Does any of that make sense? Is it a reasonable way of going about things? What areas should I rethink? What areas are just plain wrong?

Thanks for any help...

-- Mark
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>Prepaid tuition plans seem to be the way to go if you believe that tuition costs will rise faster than the after tax gain on other
investments. If you believe the opposite, there's not much point in a prepaid tuition plan, right?

Yes. Additionally, IMHO the plans don't adequately discount the time value of money. People would be overpaying for pre-teenagers.

>My thinking is that I am trying to balance the "sure thing" of paying at least some cap gains along the way against the possibility of a
huge tax bite and/or penalties should things not work out as planned if the money were in a college savings 529.

Keep monitoring the websites, because many states are either getting into the game or adjusting their plans. For example, Virginia announced last month an additional 529 plan that will be effective beginning next year.
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My thinking is that I am trying to balance the "sure thing" of paying at least some cap gains along the way against the possibility of a huge tax bite and/or penalties should things not work out as planned if the money were in a college savings 529.


I don't know if I see this as the "sure thing" that you do. I understand your thinking and it makes sense, but I don't buy it. This is way I see the tax issue of teh 529.

Right now, if you use it for qualified expenditure, it is a sure thing that you will pay no taxes. Qualified expenditures include just about everything for many plans - tuition, fees, books, room and board, etc.

As far as the future, I don't see the tax law changing. The public would be furious and politicians don't like that. It's a gamble I'm willing to take.

As far as taking it out for non-qualified reasons I see it two ways. The first, and most logical for me is that there probably won't be any money left over after paying for all these expenses. Tuition alone has been increasing, on average, 6.5% per year. A lot of degrees are now requiring more training - translation, more years in college, graduate school, etc. = more money to be paid.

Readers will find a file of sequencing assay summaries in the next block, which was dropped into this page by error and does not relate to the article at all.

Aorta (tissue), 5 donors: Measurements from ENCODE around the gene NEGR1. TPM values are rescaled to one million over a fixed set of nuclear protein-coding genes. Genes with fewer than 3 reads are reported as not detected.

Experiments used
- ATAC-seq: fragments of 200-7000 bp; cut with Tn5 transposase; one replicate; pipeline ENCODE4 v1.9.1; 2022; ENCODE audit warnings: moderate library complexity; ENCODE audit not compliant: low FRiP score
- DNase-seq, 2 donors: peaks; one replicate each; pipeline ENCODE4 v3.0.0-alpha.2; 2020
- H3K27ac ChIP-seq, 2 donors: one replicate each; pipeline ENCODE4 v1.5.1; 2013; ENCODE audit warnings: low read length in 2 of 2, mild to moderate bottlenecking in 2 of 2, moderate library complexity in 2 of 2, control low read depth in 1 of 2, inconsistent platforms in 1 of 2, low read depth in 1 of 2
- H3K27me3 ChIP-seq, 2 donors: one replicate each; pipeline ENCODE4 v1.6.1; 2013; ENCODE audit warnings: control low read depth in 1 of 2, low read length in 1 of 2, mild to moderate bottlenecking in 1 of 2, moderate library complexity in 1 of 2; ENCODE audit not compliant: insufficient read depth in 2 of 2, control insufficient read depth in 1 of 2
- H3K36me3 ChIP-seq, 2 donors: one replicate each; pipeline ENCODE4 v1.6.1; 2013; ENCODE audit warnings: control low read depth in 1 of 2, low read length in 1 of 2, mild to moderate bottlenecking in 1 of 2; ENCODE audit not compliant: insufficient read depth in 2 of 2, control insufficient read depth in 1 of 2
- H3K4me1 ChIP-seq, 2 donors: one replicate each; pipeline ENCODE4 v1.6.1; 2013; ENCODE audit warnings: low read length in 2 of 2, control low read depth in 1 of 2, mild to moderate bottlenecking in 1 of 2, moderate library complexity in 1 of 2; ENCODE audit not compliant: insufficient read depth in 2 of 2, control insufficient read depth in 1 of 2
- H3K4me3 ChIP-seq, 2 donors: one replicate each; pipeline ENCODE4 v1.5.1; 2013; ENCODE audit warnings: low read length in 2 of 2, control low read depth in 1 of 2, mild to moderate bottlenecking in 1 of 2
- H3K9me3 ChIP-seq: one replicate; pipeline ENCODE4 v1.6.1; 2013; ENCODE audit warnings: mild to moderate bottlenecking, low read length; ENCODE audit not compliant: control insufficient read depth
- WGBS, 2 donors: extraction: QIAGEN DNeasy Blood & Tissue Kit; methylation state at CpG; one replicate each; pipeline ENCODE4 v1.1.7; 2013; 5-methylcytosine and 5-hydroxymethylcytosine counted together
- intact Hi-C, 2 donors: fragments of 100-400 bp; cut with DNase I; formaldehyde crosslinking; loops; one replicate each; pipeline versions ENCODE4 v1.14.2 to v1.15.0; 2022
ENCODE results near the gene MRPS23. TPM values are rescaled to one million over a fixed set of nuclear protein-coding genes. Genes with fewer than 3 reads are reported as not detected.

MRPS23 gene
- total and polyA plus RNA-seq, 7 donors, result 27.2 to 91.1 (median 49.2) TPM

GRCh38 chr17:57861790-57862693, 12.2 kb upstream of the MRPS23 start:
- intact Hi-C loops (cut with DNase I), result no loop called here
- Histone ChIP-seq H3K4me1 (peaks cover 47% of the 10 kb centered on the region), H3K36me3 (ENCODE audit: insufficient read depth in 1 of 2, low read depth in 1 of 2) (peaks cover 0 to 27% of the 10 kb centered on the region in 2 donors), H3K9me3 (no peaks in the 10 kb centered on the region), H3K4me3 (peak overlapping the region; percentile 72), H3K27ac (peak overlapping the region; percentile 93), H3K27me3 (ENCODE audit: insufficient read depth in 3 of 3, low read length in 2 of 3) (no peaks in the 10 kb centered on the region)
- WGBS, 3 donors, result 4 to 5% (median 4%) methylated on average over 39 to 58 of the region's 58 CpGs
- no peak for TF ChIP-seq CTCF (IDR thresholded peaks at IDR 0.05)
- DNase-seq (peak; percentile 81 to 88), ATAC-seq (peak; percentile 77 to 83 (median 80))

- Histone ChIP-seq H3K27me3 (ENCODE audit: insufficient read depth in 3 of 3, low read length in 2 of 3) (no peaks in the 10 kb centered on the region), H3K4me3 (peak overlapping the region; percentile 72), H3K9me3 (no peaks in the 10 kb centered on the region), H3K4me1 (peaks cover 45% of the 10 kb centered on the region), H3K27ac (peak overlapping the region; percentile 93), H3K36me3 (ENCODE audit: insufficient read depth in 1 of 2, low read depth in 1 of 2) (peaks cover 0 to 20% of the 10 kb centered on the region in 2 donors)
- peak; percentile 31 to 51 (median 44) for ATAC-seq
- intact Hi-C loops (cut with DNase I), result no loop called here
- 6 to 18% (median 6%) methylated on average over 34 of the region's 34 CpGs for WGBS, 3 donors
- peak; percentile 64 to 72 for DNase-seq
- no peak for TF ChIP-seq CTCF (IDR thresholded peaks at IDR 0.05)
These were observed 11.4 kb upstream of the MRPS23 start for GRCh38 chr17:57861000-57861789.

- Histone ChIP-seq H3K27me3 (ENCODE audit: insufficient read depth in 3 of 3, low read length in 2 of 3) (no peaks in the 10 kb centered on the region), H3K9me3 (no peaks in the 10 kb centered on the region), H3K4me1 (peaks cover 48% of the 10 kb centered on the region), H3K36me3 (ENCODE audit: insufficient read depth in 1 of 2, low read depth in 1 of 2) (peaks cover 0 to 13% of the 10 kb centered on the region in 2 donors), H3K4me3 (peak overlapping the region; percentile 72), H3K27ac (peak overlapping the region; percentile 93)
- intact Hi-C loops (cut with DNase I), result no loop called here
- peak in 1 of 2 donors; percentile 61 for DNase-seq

Second, if there is money left over you can change the beneficiary to someone else, another child, a grandchild, a cousin, a brother, etc.

Third, if the beneficiary were to get a scholoarship I have the OPTION of taking that amount out penalty free, but I don't have to. I can keep it in. If I take it out, then yes, I'll have to pay taxes on it, but I did get tax free compounding up until this date. It works the same as any other retirement plan and I think it's great.

Fourth, if I really needed the money then I can, at my option, take the money out for an unqualified disperment and pay the 10% penalty on earnings and taxes on the earnings BECAUSE I NEED THE MONEY. If I didn't need the money I wouldn't do this and I'd be paying no taxes. If I did need the money, then it works like an additional retirement plan, only I'm penalized for the tax-free compounding. Well, depending on how many years I've been enjoying this tax-free compounding, I figure worst case sinario, I'm break-even with the penalty, so it's no real penalty. It's more like having this money in the bank for that many years. It could be worse.

So, that's my take, FWIW (probably what you just paid for it).

e
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I thought of a fifth...

If any of the money is taken out as qualified expenses and tax-free then it makes the penalty paid on the remaining even less. I mean you got $X tax-free and paid penalty plus taxes on $Y. Add the two together and I bet the penalty disappears.